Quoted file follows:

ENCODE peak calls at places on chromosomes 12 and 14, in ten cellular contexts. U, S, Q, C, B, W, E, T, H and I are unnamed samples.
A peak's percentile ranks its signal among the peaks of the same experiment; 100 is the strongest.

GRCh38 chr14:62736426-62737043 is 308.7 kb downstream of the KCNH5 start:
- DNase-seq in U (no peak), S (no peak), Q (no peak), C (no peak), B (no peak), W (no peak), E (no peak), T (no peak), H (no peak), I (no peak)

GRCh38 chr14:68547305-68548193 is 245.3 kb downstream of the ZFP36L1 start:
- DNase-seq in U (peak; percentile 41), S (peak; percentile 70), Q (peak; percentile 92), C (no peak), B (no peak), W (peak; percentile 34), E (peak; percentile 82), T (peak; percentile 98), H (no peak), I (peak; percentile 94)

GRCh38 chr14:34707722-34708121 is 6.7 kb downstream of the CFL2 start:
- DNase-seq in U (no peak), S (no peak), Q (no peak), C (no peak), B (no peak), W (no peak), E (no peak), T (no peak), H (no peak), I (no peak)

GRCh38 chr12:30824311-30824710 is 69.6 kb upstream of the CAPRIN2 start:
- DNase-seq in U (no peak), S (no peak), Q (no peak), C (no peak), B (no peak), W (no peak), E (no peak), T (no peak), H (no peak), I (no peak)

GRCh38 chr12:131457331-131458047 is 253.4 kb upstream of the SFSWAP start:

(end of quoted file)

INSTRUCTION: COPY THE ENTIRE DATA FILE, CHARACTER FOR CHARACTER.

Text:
ENCODE peak calls at places on chromosomes 12 and 14, in ten cellular contexts. U, S, Q, C, B, W, E, T, H and I are unnamed samples.
A peak's percentile ranks its signal among the peaks of the same experiment; 100 is the strongest.

GRCh38 chr14:62736426-62737043 is 308.7 kb downstream of the KCNH5 start:
- DNase-seq in U (no peak), S (no peak), Q (no peak), C (no peak), B (no peak), W (no peak), E (no peak), T (no peak), H (no peak), I (no peak)

GRCh38 chr14:68547305-68548193 is 245.3 kb downstream of the ZFP36L1 start:
- DNase-seq in U (peak; percentile 41), S (peak; percentile 70), Q (peak; percentile 92), C (no peak), B (no peak), W (peak; percentile 34), E (peak; percentile 82), T (peak; percentile 98), H (no peak), I (peak; percentile 94)

GRCh38 chr14:34707722-34708121 is 6.7 kb downstream of the CFL2 start:
- DNase-seq in U (no peak), S (no peak), Q (no peak), C (no peak), B (no peak), W (no peak), E (no peak), T (no peak), H (no peak), I (no peak)

GRCh38 chr12:30824311-30824710 is 69.6 kb upstream of the CAPRIN2 start:
- DNase-seq in U (no peak), S (no peak), Q (no peak), C (no peak), B (no peak), W (no peak), E (no peak), T (no peak), H (no peak), I (no peak)

GRCh38 chr12:131457331-131458047 is 253.4 kb upstream of the SFSWAP start: